Creative Space Beirut: Where only talent matters

CSB students include Palestinian and Syrian refugees.

Fostering talents. Model displaying the design of a graduate of Creative Space Beirut at a fashion show, last December. (Carl Halal)


2017/05/14 Issue: 106 Page: 22


The Arab Weekly
Samar Kadi



Beirut - Young men and women concentrating on manip­ulating scissors cutting fabric or drawing patterns on parchment paper can hardly believe that they are achiev­ing a dream that was so far-fetched a short while ago.

Najah Ghrayeb is among nine stu­dents seeking to fulfil their aspira­tions at Creative Space Beirut (CSB), a free fashion design school in Leba­non.

“Since I was a child I dreamed about fashion design but I was re­signed that it was not possible for me to do fashion studies because the tuition is exorbitant. So I studied biochemistry at the Lebanese Uni­versity instead, but my heart was always with fashion design,” said Ghrayeb, 22, who joined the 3-year programme last October.

Ghrayeb’s talents and those of her classmates are being fostered thanks to the initiative of Sarah Hermez, a Lebanese-American fashion design­er and co-founder of CSB, who aims to empower Lebanon’s underprivi­leged youth through fashion.

“At CSB, we believe in free educa­tion and the importance of fostering talent,” Hermez said. “We look for individuals from across Lebanon who have the passion and the tal­ent but could not for some reason or another pursue fashion design studies.

“There are so many talented peo­ple and they deserve a chance. This is their only chance to become fash­ion designers, and they are so hun­gry for it, really dedicating all their time and energy.”

CSB, founded in 2011 by Hermez and Caroline Simonelli, her profes­sor at New York’s Parsons School of Design, combined Hermez’s pas­sions for creativity and humanitar­ian work.

“I always felt that it was very un­fair that just because I come from a more privileged background I was allowed the opportunity to go to New York and pursue my passion while there are so many people who are more talented than me and do not get that chance and they end up working in supermarkets or doing other things,” Hermez said.

CSB graduated its first four stu­dents in December after three years of intensive work that culminated with the school’s first fashion show featuring the students’ collections.

“One of our graduates was ac­cepted in a university in Milan through the portfolio she built here and found a sponsor. Another got accepted to Starch, which is a (local) platform that launches young de­signers’ brands through their bou­tiques,” Hermez said.

Although the school is not ac­credited and its diploma not rec­ognised officially, students follow a comprehensive and diverse curricu­lum taught by mostly volunteer in­structors, including Simonelli, from leading schools.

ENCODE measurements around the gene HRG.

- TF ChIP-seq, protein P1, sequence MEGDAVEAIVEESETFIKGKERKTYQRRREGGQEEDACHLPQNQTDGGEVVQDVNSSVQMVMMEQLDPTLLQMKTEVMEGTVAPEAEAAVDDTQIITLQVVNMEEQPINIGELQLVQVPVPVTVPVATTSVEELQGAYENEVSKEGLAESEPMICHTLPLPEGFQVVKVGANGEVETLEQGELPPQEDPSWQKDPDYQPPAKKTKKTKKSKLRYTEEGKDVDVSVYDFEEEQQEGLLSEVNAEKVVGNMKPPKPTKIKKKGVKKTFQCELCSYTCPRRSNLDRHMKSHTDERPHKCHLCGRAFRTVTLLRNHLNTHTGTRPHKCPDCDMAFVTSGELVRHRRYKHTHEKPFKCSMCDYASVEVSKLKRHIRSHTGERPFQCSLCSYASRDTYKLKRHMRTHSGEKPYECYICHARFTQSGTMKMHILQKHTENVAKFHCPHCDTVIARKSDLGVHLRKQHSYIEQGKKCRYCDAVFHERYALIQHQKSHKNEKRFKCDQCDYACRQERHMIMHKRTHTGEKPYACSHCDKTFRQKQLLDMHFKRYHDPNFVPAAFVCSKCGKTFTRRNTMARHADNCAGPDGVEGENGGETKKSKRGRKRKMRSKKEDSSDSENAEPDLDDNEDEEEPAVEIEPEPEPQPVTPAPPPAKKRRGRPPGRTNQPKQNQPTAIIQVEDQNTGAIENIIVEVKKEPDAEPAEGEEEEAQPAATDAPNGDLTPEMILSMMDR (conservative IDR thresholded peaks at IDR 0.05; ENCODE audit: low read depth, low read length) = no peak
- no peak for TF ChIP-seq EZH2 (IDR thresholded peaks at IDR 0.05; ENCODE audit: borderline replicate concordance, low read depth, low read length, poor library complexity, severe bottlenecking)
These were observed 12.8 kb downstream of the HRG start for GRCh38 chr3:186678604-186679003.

“We collaborate with different de­signers and teach different courses internationally and locally,” Hermez said. “At the end of the day the pa­per doesn’t mean much. What is re­ally important is the portfolio they build and the connections and net­working they make while they are here.”

Hermez hopes to expand the pro­ject, attracting sponsorships and developing a reputation as a design school and label. She said she also hoped the programme could gener­ate revenues by selling the students’ designs, with a percentage going to the student designers.

“We have developed an in-house brand — CSB Ready to Wear — and hope to start selling in different places in Lebanon and even around the world. We also started a brand called Second Street. Our goal is to sustain the fashion programme,” she said.

CSB students come from differ­ent backgrounds and nationalities and include Palestinian and Syrian refugees.

“Creativity and talent is the cri­teria here,” said fashion design teacher Misak Hadjabekian, who has been teaching at CSB since it opened in 2011.

“They (students) are amazing kids, who are here to learn and to prove themselves. It is not because they can afford it but because they have the talent and the passion for it,” added Hadjabekian, who also teaches at the Lebanese Ameri­can University’s fashion design school set up in collaboration with renowned Lebanese designer Elie Saab.

For Ahmad Amer, who will be graduating at the end of the year, being accepted at CSB was a turning point. He turned his back on interior architecture studies he was follow­ing at the Lebanese University to pursue his passion. “Being here was a starting point for what I’ve always wanted since I was a kid. I love to design clothes, especially evening ready-to-wear dresses,” said Amer as he drew dress forms.

Ghrayeb said she was grateful for the opportunity that CSB gave her to make “a dream comes true”.

“Here, I am part of something that is very noble,” she said. “It is all for free, it is so selfless, and I hope that if, God willing, I can achieve something I want to give back.”

CSB’s concept reflects the convic­tions and beliefs of its founders.

“We believe in equal opportu­nity,” Hermez said. “That’s why we search for talents no matter what background they come from.”


Samar Kadi is the Arab Weekly society and travel section editor.


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